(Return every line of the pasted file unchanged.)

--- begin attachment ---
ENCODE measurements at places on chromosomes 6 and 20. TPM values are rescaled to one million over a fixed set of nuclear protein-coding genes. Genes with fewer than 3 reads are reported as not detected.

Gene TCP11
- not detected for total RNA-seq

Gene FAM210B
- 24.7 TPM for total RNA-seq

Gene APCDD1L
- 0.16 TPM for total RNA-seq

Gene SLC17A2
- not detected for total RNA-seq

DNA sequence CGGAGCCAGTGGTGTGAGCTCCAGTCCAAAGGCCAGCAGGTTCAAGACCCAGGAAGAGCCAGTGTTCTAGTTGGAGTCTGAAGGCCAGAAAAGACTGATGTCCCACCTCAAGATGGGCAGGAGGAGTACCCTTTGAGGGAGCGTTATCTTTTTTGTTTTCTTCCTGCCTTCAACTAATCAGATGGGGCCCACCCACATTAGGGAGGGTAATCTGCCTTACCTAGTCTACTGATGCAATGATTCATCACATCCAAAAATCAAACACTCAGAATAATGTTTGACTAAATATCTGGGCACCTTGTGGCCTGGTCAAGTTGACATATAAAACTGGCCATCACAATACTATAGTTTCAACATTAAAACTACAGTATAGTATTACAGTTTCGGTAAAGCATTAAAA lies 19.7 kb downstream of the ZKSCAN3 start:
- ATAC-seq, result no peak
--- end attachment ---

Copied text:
ENCODE measurements at places on chromosomes 6 and 20. TPM values are rescaled to one million over a fixed set of nuclear protein-coding genes. Genes with fewer than 3 reads are reported as not detected.

Gene TCP11
- not detected for total RNA-seq

Gene FAM210B
- 24.7 TPM for total RNA-seq

Gene APCDD1L
- 0.16 TPM for total RNA-seq

Gene SLC17A2
- not detected for total RNA-seq

DNA sequence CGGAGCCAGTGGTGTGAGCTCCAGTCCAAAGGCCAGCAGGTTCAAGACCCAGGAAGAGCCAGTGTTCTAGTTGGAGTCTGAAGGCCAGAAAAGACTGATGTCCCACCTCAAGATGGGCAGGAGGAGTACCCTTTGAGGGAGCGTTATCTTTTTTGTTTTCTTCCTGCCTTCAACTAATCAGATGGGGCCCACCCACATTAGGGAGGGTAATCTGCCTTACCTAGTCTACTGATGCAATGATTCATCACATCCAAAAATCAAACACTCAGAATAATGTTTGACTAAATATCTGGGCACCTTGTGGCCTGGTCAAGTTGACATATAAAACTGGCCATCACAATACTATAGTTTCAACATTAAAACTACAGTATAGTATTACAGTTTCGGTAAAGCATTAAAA lies 19.7 kb downstream of the ZKSCAN3 start:
- ATAC-seq, result no peak